"Analysis of the art system must inevitably be carried on in terms of the studio as the unique space of production and the museum as the unique space of exposition."
Brancusi in his studio
The Function of the Studio*
In October 10, Fall 1979, pp 51-58
translated by Thomas Repensek
Of all the frames, envelopes, and limits-usually not perceived and certainly never questioned-which enclose and constitute the work of art (picture frame, niche, pedestal, palace, church, gallery, museum, art history, economics, power, etc.), there is one rarely even mentioned today that remains of primary importance: the artist’s studio. Less dispensable to the artist than either the gallery or the museum, it precedes both. Moreover, as we shall see, the museum and gallery on the one hand and the studio on the other are linked to form the foundation of the same edifice and the same system. To question one while leaving the other intact accomplishes nothing. Analysisof the art system must inevitably be carried on in terms of the studio as the unique space of production and the museum as the unique space of exposition. Both must be investigated as customs, the ossifying customs of art.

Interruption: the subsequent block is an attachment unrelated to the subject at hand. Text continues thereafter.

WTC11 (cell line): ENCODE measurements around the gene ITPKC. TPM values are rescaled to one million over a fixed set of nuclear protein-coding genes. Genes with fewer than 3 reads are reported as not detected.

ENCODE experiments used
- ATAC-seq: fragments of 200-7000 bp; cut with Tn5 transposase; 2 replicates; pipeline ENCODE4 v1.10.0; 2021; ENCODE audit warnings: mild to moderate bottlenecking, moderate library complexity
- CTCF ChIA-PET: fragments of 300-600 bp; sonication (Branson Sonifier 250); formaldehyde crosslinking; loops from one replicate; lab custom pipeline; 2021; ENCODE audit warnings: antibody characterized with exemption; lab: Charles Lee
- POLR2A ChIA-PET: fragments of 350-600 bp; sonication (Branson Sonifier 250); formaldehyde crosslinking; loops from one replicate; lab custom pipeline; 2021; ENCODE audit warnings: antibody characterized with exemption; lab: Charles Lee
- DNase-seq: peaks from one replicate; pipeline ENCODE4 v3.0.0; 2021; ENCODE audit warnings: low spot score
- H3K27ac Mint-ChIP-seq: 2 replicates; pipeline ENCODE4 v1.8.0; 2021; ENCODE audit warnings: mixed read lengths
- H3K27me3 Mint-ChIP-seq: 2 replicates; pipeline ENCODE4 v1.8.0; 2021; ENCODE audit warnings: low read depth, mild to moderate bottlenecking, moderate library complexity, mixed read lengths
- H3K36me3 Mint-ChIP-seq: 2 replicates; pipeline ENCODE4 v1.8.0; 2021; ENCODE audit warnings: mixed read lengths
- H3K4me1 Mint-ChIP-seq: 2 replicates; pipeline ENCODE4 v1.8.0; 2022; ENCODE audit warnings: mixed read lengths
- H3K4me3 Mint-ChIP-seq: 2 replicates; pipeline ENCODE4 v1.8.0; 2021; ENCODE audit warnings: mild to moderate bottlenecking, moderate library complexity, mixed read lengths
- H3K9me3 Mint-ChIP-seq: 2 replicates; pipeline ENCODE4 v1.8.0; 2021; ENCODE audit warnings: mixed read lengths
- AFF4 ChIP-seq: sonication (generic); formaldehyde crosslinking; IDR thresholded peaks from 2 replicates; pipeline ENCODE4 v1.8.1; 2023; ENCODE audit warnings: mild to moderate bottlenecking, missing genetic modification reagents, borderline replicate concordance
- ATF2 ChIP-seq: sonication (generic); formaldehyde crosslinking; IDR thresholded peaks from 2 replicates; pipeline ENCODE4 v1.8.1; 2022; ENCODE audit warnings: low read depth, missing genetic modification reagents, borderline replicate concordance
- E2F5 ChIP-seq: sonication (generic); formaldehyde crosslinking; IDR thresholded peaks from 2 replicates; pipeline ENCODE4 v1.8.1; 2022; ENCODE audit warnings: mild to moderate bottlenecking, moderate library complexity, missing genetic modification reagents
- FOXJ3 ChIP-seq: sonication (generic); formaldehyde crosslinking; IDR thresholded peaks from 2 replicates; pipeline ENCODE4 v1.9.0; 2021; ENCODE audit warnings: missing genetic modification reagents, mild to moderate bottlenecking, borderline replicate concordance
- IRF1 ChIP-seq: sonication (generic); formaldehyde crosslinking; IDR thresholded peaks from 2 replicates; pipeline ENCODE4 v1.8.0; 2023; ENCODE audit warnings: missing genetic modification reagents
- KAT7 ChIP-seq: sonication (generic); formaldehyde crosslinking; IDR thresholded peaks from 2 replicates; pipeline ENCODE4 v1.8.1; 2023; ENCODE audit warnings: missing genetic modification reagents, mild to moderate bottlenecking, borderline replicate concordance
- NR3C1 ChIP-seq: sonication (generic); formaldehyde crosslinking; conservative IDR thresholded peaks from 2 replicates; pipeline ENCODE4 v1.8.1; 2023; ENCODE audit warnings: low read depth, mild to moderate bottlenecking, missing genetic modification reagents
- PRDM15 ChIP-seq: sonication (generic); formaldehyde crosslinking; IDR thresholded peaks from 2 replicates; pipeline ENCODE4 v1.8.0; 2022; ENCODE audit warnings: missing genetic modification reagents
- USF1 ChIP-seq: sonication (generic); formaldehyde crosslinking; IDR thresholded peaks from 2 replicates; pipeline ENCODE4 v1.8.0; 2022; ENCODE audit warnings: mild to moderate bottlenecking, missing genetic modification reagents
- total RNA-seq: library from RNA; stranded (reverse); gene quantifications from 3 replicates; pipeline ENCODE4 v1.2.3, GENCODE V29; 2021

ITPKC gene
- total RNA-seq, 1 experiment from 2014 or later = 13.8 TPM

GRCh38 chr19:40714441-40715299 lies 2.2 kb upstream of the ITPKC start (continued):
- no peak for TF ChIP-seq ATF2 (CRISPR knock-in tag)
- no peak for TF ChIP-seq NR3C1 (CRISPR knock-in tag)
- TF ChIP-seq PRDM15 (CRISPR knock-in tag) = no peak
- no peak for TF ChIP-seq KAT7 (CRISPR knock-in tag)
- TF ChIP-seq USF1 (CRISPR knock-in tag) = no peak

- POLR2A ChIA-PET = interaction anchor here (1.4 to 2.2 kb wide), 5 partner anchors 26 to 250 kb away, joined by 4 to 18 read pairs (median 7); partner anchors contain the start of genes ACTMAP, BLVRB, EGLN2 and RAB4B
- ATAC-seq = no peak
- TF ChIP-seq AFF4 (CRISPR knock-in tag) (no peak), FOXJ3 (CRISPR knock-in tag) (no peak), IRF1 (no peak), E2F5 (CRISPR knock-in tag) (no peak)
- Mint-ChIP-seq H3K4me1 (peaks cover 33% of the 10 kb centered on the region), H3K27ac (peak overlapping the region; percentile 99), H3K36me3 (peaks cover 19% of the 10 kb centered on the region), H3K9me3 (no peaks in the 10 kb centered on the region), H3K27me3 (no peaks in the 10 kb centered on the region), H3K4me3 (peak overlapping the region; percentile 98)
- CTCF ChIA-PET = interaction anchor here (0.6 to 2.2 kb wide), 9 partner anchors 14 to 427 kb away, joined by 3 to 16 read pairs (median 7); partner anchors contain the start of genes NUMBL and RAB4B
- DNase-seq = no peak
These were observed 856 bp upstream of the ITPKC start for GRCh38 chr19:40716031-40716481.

What is the function of the studio?
1. It is the place where the work originates.
2. It is generally a private place, an ivory tower perhaps.
3. It is a stationary place where portable objects are produced.
The importance of the studio should by now be apparent; it is the first frame, the first limit, upon which all subsequent frames/limits will depend.
What does it look like, physically, architecturally? The studio is not just any hideaway, any room.1 Two specific types may be distinguished: